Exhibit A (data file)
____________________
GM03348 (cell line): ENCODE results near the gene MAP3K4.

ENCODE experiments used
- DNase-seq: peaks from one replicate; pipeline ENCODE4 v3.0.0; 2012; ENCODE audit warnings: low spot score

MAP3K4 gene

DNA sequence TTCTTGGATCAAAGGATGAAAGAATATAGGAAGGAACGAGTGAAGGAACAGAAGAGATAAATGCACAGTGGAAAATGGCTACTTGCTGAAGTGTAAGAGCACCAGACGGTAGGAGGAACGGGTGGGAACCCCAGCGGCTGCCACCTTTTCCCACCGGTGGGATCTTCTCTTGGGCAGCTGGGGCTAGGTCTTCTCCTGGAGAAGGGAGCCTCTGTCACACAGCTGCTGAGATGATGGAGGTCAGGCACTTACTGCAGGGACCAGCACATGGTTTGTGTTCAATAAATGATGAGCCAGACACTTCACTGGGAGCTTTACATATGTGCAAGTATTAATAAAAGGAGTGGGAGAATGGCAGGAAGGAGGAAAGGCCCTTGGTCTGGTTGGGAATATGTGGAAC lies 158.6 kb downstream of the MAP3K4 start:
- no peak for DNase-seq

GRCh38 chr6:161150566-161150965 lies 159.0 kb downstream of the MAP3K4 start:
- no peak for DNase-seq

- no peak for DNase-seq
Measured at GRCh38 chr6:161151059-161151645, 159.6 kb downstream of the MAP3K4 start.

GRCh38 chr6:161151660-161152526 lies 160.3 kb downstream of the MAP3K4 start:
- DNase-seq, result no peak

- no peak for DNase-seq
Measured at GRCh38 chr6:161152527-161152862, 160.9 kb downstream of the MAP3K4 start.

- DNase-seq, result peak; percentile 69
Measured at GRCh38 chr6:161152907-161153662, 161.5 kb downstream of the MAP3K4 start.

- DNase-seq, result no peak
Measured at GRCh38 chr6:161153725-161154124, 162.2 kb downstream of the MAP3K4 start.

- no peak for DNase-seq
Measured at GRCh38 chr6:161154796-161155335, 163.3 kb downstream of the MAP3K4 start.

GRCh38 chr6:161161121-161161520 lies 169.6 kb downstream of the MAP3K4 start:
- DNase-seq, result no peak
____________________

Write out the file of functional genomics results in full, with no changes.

GM03348 (cell line): ENCODE results near the gene MAP3K4.

ENCODE experiments used
- DNase-seq: peaks from one replicate; pipeline ENCODE4 v3.0.0; 2012; ENCODE audit warnings: low spot score

MAP3K4 gene

DNA sequence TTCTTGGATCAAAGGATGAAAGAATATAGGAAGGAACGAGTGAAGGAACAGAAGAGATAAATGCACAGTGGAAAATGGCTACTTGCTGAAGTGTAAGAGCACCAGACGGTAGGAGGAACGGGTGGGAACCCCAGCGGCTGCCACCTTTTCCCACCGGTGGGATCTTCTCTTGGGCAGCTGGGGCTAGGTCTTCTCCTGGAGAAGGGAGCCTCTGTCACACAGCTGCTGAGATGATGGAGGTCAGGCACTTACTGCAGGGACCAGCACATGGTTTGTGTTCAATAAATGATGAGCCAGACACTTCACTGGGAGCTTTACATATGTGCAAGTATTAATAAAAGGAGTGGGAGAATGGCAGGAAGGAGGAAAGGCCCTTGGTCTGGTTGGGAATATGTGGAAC lies 158.6 kb downstream of the MAP3K4 start:
- no peak for DNase-seq

GRCh38 chr6:161150566-161150965 lies 159.0 kb downstream of the MAP3K4 start:
- no peak for DNase-seq

- no peak for DNase-seq
Measured at GRCh38 chr6:161151059-161151645, 159.6 kb downstream of the MAP3K4 start.

GRCh38 chr6:161151660-161152526 lies 160.3 kb downstream of the MAP3K4 start:
- DNase-seq, result no peak

- no peak for DNase-seq
Measured at GRCh38 chr6:161152527-161152862, 160.9 kb downstream of the MAP3K4 start.

- DNase-seq, result peak; percentile 69
Measured at GRCh38 chr6:161152907-161153662, 161.5 kb downstream of the MAP3K4 start.

- DNase-seq, result no peak
Measured at GRCh38 chr6:161153725-161154124, 162.2 kb downstream of the MAP3K4 start.

- no peak for DNase-seq
Measured at GRCh38 chr6:161154796-161155335, 163.3 kb downstream of the MAP3K4 start.

GRCh38 chr6:161161121-161161520 lies 169.6 kb downstream of the MAP3K4 start:
- DNase-seq, result no peak